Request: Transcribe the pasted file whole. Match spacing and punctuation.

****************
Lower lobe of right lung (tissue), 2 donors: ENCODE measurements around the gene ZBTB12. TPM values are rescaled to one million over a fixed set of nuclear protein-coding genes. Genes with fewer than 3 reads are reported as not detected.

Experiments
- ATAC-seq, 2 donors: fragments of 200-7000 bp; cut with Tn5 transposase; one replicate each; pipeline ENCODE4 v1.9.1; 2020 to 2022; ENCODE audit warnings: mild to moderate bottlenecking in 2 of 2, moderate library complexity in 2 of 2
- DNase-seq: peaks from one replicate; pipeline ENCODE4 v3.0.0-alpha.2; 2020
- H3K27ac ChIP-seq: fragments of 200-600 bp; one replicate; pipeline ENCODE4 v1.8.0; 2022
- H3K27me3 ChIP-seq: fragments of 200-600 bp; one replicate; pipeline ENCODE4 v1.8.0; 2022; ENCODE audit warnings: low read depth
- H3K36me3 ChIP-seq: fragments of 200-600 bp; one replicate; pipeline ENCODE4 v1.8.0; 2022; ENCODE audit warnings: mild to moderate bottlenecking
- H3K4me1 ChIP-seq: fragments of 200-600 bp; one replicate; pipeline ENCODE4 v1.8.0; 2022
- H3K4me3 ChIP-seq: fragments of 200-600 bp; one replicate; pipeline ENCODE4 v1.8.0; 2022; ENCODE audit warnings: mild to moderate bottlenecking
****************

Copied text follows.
Lower lobe of right lung (tissue), 2 donors: ENCODE measurements around the gene ZBTB12. TPM values are rescaled to one million over a fixed set of nuclear protein-coding genes. Genes with fewer than 3 reads are reported as not detected.

Experiments
- ATAC-seq, 2 donors: fragments of 200-7000 bp; cut with Tn5 transposase; one replicate each; pipeline ENCODE4 v1.9.1; 2020 to 2022; ENCODE audit warnings: mild to moderate bottlenecking in 2 of 2, moderate library complexity in 2 of 2
- DNase-seq: peaks from one replicate; pipeline ENCODE4 v3.0.0-alpha.2; 2020
- H3K27ac ChIP-seq: fragments of 200-600 bp; one replicate; pipeline ENCODE4 v1.8.0; 2022
- H3K27me3 ChIP-seq: fragments of 200-600 bp; one replicate; pipeline ENCODE4 v1.8.0; 2022; ENCODE audit warnings: low read depth
- H3K36me3 ChIP-seq: fragments of 200-600 bp; one replicate; pipeline ENCODE4 v1.8.0; 2022; ENCODE audit warnings: mild to moderate bottlenecking
- H3K4me1 ChIP-seq: fragments of 200-600 bp; one replicate; pipeline ENCODE4 v1.8.0; 2022
- H3K4me3 ChIP-seq: fragments of 200-600 bp; one replicate; pipeline ENCODE4 v1.8.0; 2022; ENCODE audit warnings: mild to moderate bottlenecking